The Friday before most college students headed home for Thanksgiving break (November 16, 2018), the Office for Civil Rights of the Department of Education released new regulations governing Title IX.[1] A draft of the proposed regulations had been released at the end of August, and bits and pieces of their substance had been leaked over the course of the following weeks.[2]

Many of the new rules address due process requirements and are meant to make Title IX proceedings more reliable. This is controversial, but one would think it would be welcomed by both the advocates of victims and the advocates for the rights of the accused. 

The proposed rules will make it mandatory for colleges and universities to allow cross-examination in sexual misconduct cases. This is a cornerstone of the new regulations. Colleges and universities must now permit “each party to ask the other party or any witnesses all relevant questions and follow-up questions, including those challenging credibility.” The rule permits cross-examination through the parties’ advisors, who may be attorneys, but not by the parties directly. This is intended to avoid direct confrontation between the student making an accusation and their alleged attacker. The common practice of separating parties in different rooms during Title IX proceedings will also remain in place. 

The need for legal counsel in higher education will undoubtedly increase. Previously, campuses had the discretion to receive proposed questions submitted by students. They had no obligation to actually ask them and could disallow cross-examination entirely. Advisors supporting students (including attorneys) were not allowed to speak or pose questions of any kind.

As with all things Title IX, the proposed rules instantly ignited controversy. Congressman Joe Kennedy III of Massachusetts was prompted to exclaim that it was “absolutely sickening” to allow cross-examination by an “accused sexual abuser.”[3] Legal counsel to the Victim Rights Law Center condemned cross examination as “a horrible idea” that somehow gives rapists control over their victims.[4]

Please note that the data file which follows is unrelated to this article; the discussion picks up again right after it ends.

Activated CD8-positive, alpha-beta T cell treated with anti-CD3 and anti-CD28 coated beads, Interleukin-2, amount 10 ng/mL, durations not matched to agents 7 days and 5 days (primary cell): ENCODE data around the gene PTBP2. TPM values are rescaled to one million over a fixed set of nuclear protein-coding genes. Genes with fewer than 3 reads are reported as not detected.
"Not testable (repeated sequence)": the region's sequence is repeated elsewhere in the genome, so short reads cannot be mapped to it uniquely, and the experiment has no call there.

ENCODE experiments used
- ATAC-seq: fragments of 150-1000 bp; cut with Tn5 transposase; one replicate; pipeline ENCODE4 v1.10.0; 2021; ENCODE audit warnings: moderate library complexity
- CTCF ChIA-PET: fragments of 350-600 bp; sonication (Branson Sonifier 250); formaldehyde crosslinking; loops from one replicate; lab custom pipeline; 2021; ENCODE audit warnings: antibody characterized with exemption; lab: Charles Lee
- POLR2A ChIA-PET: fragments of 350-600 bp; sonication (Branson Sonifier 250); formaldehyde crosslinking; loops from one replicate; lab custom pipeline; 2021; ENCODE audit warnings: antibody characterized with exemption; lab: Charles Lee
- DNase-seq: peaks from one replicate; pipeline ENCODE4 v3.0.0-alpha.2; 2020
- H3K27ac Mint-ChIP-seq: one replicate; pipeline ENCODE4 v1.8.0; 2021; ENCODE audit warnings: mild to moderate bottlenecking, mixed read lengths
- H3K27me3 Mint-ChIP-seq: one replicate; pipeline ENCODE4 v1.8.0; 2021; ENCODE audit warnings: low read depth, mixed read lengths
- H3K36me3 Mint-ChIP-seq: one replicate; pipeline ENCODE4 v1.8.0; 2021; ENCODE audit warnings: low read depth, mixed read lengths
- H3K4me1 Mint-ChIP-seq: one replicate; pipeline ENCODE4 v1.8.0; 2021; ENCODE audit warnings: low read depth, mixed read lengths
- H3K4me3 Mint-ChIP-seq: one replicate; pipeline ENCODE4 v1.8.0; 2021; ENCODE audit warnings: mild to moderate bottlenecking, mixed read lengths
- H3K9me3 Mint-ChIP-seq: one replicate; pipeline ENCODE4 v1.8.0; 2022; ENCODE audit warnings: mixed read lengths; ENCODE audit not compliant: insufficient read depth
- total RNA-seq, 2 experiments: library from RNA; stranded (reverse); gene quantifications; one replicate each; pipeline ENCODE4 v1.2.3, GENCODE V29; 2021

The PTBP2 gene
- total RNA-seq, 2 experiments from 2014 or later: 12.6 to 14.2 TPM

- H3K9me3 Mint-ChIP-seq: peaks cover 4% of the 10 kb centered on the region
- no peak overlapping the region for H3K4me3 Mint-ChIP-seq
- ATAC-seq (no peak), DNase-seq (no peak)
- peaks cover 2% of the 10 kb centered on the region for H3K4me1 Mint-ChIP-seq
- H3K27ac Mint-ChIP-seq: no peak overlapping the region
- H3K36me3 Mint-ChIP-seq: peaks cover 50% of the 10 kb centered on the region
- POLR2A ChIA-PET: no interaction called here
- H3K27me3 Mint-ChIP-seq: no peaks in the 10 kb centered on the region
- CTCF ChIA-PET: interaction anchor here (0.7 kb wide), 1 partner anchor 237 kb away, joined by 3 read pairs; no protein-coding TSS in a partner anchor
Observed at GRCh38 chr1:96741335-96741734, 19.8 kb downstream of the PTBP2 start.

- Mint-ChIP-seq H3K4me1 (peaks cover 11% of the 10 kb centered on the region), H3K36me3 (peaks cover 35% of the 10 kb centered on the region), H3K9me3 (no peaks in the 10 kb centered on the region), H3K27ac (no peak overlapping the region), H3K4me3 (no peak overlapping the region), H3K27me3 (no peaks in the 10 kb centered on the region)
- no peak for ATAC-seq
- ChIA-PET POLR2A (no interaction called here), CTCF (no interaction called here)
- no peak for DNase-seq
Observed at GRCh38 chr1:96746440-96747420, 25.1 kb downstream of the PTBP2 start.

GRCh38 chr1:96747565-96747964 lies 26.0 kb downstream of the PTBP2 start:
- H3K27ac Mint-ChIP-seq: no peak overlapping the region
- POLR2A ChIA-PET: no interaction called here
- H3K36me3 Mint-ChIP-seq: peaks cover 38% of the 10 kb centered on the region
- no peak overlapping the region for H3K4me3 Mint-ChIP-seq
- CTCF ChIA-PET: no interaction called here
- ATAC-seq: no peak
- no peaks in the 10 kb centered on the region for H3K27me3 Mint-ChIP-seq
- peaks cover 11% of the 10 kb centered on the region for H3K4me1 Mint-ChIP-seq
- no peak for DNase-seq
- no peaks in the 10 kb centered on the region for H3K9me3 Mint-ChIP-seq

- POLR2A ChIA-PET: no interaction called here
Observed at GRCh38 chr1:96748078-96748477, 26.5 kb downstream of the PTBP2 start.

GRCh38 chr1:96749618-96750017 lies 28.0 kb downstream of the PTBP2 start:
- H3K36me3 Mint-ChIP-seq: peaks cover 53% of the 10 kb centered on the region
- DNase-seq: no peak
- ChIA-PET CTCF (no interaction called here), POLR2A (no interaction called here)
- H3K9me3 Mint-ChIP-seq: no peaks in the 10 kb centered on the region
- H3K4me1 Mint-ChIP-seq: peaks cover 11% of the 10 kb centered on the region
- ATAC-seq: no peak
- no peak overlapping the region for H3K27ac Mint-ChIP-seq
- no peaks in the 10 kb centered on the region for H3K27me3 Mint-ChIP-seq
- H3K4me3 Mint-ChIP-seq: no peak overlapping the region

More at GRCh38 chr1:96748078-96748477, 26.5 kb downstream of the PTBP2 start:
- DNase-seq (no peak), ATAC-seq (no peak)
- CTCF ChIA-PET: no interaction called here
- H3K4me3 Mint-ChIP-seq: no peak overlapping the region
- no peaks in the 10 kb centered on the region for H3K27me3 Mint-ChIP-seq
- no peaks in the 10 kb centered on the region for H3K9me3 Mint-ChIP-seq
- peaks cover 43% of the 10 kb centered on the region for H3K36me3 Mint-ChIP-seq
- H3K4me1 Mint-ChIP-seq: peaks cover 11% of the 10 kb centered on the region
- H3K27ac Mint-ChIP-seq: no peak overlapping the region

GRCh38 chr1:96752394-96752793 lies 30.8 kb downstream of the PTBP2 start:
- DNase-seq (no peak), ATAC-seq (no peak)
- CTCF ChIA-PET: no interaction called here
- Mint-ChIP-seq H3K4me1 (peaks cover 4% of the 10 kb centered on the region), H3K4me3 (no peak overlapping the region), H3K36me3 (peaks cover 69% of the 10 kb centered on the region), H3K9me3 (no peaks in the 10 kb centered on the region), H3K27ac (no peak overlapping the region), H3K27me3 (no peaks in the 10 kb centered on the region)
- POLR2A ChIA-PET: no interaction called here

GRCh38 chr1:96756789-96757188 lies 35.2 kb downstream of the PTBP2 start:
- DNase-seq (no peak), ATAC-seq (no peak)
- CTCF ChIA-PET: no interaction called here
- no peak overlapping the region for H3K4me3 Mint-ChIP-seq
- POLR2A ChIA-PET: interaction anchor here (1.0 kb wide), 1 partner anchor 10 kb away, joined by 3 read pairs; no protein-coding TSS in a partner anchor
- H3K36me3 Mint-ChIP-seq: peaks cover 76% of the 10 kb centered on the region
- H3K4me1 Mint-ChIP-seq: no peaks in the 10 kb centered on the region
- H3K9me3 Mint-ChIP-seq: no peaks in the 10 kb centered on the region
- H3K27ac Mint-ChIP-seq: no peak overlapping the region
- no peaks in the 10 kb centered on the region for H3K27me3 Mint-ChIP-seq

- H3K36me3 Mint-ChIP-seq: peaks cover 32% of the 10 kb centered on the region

In addition to the cross-examination requirement, another long-standing flashpoint for controversy is the standard of proof. The new regulations leave in place a school’s discretion to decide Title IX cases under the “preponderance of the evidence” standard (i.e., whether it is “more likely than not” that the alleged conduct occurred). The Department of Education previously imposed this standard as a requirement in its Dear Colleague Letter of April 4, 2011. That was revoked in September 2017, and it will now stay revoked. But there is no new requirement to impose a higher burden of proof (like “clear and convincing evidence” or “beyond a reasonable doubt”).

In practice, however, this is unlikely to affect what happens during misconduct hearings.  Most colleges already used “preponderance” before, during, and after the 2011 guidance that required it. Few are likely to change now.

Victims-rights advocates have attacked the OCR for permitting the use higher standards of proof.[5] Advocates of “preponderance” argue that it is the right standard, because—if properly applied—it does not tip the scales to either party, whereas higher burdens of proof benefit only the accused.

The champions of “preponderance” have a point: Preponderance is the standard used in cases of sexual harassment, sexual assault, and other forms of discrimination throughout the civil justice system. Employers and their employees acting in an official capacity, including universities, can be sued in federal court under multiple anti-discrimination laws, including Title VI or Title VII of the Civil Rights Act.[6] What justifies deciding such cases under preponderance, but protecting accused students with a higher standard of proof?